Aside from standard holidays such as Song Kran and the new year, most villages will have an annual festival which lasts several days.  The dates of such festivals will be different for every village. If it is the time for the village festival in the village of the workers, they will not be working!  Similarly, if it is the village festival in your village, work will also stop.


Wedding celebrations can go on for several days, as can wakes following a death.  These are big affairs involving extended family, friends and neighbours, often involving the whole village.  This is an aspect of the Thai community spirit that is sadly lacking in many Western countries these days.  However, it does have an impact on construction projects!  We have yet to experience a project where there has not been a birth, death or marriage in some way relating to our workers or the location of the project.  In fact there have usually been several over the course of the project.  If the village is either celebrating or mourning then understand that work will stop.  


The life of a construction team can be a precarious one, not knowing where the next job is coming from.  Fortunately, we are able to provide our contractors with future work opportunities, which gives them some security.  However, there may still be gaps between their contracted periods of employment with us.   As such, in order to provide for their families, they must consider their options for employment once their contract with us is complete.  This means taking on other jobs for other people and in some cases there may be overlaps between the work they are doing for us and the work they are doing for others.   This can result in a reduction of labourers on our jobs, at times.  It would be easy to demand that they maintain a certain staffing on our jobs, but this would be unfair and show a disregard for them and the responsibility they have to their staff and their families.  Because of the fair way we treat our staff and because of the fact that we do offer them such good opportunities for future work at a fair price, we usually find that we get priority over any other projects, but nevertheless it is a point worth mentioning.

This is the third of a four part blog post... part four coming next week!

Before we begin... Part 2

This post is an extract from a brochure that we give to clients prior to commencing construction.  If you are planning to build your own home in Thailand and it is all new to you, then I am sure that the content of this series of blog posts will benefit you as much as it will our clients.  

Project Work Flow

There is a certain flow to projects that gives rise to a variation in the perceived pace of work.   At times there seems to be a lot of progress, but then there are also times when progress appears slow, even on a project running perfectly smoothly.   If you are unaware of this and things suddenly seem to slow down, it can be disheartening.  It is therefore worth giving an overview of the general flow of an average project.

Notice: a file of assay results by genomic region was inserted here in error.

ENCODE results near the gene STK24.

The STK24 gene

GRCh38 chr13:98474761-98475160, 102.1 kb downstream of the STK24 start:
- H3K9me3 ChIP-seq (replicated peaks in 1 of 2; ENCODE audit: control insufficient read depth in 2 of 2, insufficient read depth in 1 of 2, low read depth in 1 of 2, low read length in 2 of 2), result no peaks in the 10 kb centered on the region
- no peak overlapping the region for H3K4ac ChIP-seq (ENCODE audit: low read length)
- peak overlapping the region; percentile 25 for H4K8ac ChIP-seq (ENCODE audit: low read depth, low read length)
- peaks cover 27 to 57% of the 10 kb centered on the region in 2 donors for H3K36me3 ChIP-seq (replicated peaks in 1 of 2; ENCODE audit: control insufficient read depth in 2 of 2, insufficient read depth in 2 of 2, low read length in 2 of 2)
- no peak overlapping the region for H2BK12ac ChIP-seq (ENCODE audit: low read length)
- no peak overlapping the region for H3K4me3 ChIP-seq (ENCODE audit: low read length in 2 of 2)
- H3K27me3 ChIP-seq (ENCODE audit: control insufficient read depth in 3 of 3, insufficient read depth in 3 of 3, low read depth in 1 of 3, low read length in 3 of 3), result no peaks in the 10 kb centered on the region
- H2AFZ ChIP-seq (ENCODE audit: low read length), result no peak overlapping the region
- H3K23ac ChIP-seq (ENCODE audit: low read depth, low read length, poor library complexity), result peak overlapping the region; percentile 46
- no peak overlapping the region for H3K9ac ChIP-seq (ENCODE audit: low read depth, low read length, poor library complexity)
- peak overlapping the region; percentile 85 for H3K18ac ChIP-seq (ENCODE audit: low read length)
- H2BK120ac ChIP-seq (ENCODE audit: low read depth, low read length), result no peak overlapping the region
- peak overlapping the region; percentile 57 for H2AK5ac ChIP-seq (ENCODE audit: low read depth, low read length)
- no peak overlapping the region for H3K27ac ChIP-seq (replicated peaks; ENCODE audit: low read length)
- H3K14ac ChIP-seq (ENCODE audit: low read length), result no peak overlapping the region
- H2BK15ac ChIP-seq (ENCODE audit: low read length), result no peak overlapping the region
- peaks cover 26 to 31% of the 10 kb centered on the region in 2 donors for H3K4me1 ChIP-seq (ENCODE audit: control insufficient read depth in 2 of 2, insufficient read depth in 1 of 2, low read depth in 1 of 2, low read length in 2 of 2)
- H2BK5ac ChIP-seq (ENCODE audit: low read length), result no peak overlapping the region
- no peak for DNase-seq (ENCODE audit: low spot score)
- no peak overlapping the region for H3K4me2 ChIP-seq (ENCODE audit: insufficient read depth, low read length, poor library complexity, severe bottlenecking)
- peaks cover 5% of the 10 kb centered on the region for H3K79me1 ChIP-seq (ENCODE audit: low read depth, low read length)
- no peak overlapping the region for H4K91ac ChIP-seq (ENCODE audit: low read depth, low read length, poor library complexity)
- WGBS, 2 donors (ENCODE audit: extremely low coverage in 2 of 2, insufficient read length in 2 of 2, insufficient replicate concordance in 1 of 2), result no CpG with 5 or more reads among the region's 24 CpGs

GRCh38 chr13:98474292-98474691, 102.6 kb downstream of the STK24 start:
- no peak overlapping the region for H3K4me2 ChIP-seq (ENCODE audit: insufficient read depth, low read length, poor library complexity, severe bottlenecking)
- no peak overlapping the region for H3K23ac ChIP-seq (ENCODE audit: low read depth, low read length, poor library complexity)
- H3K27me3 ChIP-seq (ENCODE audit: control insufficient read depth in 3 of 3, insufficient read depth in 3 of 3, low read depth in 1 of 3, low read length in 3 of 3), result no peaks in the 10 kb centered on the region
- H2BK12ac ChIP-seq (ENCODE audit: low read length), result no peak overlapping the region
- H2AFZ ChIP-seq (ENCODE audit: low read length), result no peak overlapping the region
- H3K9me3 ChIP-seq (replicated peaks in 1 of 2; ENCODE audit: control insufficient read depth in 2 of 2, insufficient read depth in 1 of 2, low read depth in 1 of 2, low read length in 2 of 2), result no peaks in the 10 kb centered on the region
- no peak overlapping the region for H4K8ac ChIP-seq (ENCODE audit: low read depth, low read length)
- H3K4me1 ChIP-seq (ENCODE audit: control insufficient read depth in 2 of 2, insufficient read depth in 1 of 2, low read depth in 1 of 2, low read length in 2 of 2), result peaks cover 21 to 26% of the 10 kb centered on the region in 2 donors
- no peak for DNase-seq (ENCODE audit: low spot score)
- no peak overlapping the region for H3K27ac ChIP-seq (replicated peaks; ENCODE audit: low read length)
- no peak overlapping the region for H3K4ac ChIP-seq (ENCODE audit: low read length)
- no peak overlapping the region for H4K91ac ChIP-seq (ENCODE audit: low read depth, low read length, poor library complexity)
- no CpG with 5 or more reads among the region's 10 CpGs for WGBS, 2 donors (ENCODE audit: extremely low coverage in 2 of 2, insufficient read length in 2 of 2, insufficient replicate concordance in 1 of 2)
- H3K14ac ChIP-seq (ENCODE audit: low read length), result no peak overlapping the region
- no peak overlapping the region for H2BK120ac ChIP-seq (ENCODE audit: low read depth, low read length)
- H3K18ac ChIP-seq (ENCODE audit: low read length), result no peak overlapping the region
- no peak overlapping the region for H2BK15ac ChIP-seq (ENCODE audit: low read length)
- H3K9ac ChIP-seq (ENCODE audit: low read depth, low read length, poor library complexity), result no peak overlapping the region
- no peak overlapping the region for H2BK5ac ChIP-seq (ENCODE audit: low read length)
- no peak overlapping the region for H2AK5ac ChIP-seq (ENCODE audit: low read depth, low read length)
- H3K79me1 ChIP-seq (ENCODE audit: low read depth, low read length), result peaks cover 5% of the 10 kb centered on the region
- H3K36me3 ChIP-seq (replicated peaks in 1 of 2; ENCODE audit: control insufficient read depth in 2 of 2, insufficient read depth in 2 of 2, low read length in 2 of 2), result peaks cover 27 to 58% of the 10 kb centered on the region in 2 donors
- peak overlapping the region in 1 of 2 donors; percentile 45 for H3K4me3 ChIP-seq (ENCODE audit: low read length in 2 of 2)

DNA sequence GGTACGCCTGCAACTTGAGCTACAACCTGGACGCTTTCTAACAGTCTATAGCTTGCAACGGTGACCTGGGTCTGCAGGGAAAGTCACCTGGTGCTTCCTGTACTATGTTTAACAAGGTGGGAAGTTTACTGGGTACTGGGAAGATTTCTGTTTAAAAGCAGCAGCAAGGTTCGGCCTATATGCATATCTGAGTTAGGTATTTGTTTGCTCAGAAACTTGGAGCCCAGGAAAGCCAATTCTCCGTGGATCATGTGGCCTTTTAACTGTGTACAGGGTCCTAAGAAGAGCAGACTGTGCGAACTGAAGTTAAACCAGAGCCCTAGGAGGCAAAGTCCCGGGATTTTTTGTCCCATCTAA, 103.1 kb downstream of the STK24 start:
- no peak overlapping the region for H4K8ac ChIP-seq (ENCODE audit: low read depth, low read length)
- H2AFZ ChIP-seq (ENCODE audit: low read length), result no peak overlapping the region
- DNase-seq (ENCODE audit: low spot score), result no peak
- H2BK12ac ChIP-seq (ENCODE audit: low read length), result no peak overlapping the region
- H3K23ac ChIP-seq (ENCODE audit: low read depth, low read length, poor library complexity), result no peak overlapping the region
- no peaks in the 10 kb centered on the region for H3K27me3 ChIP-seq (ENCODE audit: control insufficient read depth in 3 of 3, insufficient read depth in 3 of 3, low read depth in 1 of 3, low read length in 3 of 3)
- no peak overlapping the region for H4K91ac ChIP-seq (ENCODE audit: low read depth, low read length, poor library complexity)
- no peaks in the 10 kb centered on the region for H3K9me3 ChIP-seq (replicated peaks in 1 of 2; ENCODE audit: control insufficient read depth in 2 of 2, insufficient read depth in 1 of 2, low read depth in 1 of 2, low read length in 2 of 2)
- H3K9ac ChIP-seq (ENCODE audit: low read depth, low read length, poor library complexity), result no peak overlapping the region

Presumably, you have started with an empty plot of land.  You are full of excitement and anticipation.  Work begins.  Suddenly, there are excavators digging holes, there are workers preparing re-bar for the concrete structures.  Within a couple of days, the site has been totally transformed from an empty plot into a site buzzing with activity! First the footings go in, then the columns that come up from the footings to the ground floor beams, then the footing holes are filled in, then the steel work for the beams, then the concrete beams are poured, then the floor slabs go on..... Take a breath!   That was quick.  It seemed like every day was something new.  You can now walk around in the ground floor space and imagine the rooms.   If there are more floors to add on, work will still progress quickly, but adding second floor structures is slower than ground floor structures.  You obviously have to add in all of the necessary support to cast structures suspended in mid air, so there is already a change of pace.

Next may be the roof frame.  It will take some time to prepare all of the metal required for the frame and so progress may appear slow.  The excitement of seeing the structure shoot up out of the ground may have settled a bit by now and so the relatively small change in roof structure might seem like a bit of an anticlimax. However, once the roof frame and purlins are ready, the roof tiling will take no time at all and it will seem like a sudden spurt in progress.

Depending on the project, brickwork may start before, during or after the roofing, but whenever, progress will also appear quick during this stage.   It is very quick to put up block walls, but then things will appear to slow down as preparations are made for rendering.  All edges of surfaces to be rendered have to be carefully prepared to give a straight corner up to which rendering can be applied.   It is also in this stage that we have to chase all of the electrical conduits and plumbing pipework into the walls.   This is all a very labour intensive process, but it is barely visible, compared to the rest of the structure, so expect some time with not much noticeable impact.